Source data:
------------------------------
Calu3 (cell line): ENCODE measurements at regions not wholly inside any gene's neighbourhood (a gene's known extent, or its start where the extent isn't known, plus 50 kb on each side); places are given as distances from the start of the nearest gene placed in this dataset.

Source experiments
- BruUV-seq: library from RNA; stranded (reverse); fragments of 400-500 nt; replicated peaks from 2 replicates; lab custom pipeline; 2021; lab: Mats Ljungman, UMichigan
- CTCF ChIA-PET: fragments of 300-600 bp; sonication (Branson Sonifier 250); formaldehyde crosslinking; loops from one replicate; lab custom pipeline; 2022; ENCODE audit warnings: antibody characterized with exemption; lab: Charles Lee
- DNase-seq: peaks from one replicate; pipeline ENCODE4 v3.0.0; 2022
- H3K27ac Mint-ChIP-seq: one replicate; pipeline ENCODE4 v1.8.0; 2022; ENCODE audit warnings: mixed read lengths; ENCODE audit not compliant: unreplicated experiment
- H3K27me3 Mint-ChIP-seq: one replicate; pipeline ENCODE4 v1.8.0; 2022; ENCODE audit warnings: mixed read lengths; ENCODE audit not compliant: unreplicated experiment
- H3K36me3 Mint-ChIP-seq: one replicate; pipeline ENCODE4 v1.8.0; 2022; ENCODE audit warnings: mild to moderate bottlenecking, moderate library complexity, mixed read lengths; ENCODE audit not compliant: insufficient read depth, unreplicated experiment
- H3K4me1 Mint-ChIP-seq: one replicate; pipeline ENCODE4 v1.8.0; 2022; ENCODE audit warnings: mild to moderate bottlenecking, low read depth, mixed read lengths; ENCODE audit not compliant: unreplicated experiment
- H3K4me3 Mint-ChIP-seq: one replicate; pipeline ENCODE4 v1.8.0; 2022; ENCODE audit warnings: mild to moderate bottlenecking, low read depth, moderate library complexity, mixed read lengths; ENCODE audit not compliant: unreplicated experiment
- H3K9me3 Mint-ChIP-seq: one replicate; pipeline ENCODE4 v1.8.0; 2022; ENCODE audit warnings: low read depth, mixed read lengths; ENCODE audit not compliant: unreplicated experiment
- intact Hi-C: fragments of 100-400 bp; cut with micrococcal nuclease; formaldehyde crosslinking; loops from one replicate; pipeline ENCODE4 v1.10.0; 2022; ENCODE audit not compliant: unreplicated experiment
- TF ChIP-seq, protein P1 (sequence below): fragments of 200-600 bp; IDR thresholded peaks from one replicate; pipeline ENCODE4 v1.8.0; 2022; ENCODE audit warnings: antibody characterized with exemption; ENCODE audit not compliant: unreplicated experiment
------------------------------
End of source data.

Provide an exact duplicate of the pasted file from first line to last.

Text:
Calu3 (cell line): ENCODE measurements at regions not wholly inside any gene's neighbourhood (a gene's known extent, or its start where the extent isn't known, plus 50 kb on each side); places are given as distances from the start of the nearest gene placed in this dataset.

Source experiments
- BruUV-seq: library from RNA; stranded (reverse); fragments of 400-500 nt; replicated peaks from 2 replicates; lab custom pipeline; 2021; lab: Mats Ljungman, UMichigan
- CTCF ChIA-PET: fragments of 300-600 bp; sonication (Branson Sonifier 250); formaldehyde crosslinking; loops from one replicate; lab custom pipeline; 2022; ENCODE audit warnings: antibody characterized with exemption; lab: Charles Lee
- DNase-seq: peaks from one replicate; pipeline ENCODE4 v3.0.0; 2022
- H3K27ac Mint-ChIP-seq: one replicate; pipeline ENCODE4 v1.8.0; 2022; ENCODE audit warnings: mixed read lengths; ENCODE audit not compliant: unreplicated experiment
- H3K27me3 Mint-ChIP-seq: one replicate; pipeline ENCODE4 v1.8.0; 2022; ENCODE audit warnings: mixed read lengths; ENCODE audit not compliant: unreplicated experiment
- H3K36me3 Mint-ChIP-seq: one replicate; pipeline ENCODE4 v1.8.0; 2022; ENCODE audit warnings: mild to moderate bottlenecking, moderate library complexity, mixed read lengths; ENCODE audit not compliant: insufficient read depth, unreplicated experiment
- H3K4me1 Mint-ChIP-seq: one replicate; pipeline ENCODE4 v1.8.0; 2022; ENCODE audit warnings: mild to moderate bottlenecking, low read depth, mixed read lengths; ENCODE audit not compliant: unreplicated experiment
- H3K4me3 Mint-ChIP-seq: one replicate; pipeline ENCODE4 v1.8.0; 2022; ENCODE audit warnings: mild to moderate bottlenecking, low read depth, moderate library complexity, mixed read lengths; ENCODE audit not compliant: unreplicated experiment
- H3K9me3 Mint-ChIP-seq: one replicate; pipeline ENCODE4 v1.8.0; 2022; ENCODE audit warnings: low read depth, mixed read lengths; ENCODE audit not compliant: unreplicated experiment
- intact Hi-C: fragments of 100-400 bp; cut with micrococcal nuclease; formaldehyde crosslinking; loops from one replicate; pipeline ENCODE4 v1.10.0; 2022; ENCODE audit not compliant: unreplicated experiment
- TF ChIP-seq, protein P1 (sequence below): fragments of 200-600 bp; IDR thresholded peaks from one replicate; pipeline ENCODE4 v1.8.0; 2022; ENCODE audit warnings: antibody characterized with exemption; ENCODE audit not compliant: unreplicated experiment